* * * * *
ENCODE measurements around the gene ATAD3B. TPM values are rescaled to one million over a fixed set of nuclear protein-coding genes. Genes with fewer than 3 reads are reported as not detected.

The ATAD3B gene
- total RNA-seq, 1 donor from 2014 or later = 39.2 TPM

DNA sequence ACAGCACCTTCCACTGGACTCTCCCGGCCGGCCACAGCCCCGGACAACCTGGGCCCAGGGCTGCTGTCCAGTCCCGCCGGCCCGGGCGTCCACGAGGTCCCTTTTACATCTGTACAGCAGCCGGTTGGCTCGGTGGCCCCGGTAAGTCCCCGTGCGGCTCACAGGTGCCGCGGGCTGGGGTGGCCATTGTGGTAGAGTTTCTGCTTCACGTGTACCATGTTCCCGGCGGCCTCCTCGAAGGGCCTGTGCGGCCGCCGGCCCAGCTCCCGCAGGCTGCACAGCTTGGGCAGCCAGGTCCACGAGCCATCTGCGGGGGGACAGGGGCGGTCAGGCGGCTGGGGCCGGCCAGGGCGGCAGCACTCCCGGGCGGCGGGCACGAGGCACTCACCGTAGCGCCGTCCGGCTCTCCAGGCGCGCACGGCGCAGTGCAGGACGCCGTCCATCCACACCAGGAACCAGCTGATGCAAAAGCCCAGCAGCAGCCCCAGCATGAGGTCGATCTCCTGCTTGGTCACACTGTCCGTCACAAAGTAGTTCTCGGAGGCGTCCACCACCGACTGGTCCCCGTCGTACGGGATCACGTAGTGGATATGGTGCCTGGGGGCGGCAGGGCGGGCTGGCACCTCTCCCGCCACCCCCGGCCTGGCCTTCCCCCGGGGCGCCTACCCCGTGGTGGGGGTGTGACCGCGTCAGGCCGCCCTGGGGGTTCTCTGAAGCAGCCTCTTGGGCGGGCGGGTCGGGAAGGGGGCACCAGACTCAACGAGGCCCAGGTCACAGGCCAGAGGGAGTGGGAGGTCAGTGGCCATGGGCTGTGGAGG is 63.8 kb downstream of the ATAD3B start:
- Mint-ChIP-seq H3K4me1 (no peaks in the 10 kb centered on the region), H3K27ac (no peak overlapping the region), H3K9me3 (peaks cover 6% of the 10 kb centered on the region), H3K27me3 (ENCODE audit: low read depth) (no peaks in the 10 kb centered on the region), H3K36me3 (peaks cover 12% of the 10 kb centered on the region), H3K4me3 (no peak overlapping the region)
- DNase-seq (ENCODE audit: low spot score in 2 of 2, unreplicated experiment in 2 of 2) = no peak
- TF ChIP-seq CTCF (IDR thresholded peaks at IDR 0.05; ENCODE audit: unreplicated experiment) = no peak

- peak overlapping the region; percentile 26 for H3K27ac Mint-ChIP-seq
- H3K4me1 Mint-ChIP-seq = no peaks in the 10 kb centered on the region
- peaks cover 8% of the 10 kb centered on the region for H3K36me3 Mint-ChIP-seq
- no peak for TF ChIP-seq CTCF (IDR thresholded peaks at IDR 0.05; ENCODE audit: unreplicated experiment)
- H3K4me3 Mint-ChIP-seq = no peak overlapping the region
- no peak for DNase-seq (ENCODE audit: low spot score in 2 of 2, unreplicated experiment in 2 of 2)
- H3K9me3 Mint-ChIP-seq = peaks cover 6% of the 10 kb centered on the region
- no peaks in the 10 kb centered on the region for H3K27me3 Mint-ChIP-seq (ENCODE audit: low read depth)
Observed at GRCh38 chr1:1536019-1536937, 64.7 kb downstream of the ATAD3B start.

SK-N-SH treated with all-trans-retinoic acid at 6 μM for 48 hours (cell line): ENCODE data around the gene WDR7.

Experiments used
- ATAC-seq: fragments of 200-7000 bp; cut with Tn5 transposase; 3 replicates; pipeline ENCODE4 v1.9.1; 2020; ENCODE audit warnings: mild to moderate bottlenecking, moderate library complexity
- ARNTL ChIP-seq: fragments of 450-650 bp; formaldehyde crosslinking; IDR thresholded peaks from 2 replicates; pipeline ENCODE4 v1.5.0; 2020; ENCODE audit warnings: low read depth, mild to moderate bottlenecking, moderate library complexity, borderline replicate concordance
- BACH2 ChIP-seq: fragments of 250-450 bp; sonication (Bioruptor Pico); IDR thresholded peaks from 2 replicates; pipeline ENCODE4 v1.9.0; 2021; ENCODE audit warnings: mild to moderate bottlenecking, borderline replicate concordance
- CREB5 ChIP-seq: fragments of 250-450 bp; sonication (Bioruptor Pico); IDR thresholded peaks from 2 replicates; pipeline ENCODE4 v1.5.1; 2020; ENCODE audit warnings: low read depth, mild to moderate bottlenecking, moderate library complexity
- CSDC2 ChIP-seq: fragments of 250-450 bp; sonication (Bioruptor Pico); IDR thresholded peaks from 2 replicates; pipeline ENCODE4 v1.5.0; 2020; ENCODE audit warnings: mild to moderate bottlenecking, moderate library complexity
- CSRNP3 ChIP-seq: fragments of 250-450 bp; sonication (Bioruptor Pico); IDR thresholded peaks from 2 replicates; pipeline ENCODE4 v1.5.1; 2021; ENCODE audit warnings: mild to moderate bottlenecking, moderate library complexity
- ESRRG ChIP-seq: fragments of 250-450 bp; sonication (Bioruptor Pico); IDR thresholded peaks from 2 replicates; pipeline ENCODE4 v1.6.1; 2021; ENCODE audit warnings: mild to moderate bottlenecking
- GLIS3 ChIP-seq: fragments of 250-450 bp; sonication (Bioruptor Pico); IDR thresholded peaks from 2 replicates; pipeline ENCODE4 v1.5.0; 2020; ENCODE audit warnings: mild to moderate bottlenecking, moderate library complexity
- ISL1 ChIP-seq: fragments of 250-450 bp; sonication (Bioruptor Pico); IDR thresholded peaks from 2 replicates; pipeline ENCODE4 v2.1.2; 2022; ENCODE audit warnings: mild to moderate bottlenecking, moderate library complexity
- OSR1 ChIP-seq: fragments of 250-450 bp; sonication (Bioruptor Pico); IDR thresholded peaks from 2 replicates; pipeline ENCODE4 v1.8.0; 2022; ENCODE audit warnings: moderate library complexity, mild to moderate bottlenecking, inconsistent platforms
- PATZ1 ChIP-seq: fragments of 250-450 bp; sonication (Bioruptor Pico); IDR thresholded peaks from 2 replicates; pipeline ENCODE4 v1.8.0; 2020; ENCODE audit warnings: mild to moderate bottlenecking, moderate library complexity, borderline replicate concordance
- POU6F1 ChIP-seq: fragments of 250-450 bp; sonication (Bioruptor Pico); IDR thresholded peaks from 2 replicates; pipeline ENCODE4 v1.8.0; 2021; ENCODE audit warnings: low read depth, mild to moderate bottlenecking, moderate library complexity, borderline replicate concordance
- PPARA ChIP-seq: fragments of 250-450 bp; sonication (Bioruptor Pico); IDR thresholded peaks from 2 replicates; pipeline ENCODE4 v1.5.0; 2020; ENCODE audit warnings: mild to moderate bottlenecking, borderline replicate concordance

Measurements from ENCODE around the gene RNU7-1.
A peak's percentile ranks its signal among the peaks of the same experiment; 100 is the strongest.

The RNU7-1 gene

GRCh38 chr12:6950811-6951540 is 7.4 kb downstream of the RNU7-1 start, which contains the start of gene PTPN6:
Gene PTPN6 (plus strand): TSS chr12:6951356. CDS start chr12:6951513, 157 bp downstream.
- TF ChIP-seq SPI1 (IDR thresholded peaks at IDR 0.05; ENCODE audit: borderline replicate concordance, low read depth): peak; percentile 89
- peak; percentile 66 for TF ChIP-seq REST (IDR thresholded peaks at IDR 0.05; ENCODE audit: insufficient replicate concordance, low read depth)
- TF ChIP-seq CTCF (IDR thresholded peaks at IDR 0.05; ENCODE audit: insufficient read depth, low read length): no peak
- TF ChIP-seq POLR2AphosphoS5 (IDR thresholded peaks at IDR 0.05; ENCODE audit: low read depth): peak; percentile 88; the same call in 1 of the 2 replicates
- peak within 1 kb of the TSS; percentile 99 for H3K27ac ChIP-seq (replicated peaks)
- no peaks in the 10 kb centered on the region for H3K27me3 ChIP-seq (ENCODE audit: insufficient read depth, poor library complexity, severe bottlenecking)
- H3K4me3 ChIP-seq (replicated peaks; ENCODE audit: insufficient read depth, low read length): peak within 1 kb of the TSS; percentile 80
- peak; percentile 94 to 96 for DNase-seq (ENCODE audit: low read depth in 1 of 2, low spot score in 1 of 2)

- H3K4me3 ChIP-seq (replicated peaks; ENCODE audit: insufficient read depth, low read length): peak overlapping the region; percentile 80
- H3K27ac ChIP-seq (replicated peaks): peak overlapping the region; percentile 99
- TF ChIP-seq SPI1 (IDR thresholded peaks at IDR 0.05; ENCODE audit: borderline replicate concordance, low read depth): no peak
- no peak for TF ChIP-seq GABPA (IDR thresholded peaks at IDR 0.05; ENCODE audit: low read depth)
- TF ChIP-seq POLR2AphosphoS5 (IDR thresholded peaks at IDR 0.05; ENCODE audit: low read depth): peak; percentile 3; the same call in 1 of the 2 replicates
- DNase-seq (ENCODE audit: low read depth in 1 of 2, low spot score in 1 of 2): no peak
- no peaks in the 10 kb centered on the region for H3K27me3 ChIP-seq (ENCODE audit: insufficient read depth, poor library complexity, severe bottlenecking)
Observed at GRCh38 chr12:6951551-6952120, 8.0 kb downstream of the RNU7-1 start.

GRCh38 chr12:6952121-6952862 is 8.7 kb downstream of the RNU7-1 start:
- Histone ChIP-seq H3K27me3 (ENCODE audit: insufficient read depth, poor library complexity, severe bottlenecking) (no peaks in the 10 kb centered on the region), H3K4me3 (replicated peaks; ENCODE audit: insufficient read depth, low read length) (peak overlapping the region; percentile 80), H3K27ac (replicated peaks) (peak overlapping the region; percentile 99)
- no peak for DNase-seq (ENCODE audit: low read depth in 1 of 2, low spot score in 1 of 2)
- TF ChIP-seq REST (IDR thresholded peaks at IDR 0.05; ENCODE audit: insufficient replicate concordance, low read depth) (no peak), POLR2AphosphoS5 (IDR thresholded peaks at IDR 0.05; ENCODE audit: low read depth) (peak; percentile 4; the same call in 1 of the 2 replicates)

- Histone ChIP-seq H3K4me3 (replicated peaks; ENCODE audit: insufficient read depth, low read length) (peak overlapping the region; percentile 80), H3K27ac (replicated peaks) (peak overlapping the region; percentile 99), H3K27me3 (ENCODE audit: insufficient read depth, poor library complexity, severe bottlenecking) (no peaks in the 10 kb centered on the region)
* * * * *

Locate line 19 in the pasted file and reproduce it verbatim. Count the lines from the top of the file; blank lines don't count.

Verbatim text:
- ATAC-seq: fragments of 200-7000 bp; cut with Tn5 transposase; 3 replicates; pipeline ENCODE4 v1.9.1; 2020; ENCODE audit warnings: mild to moderate bottlenecking, moderate library complexity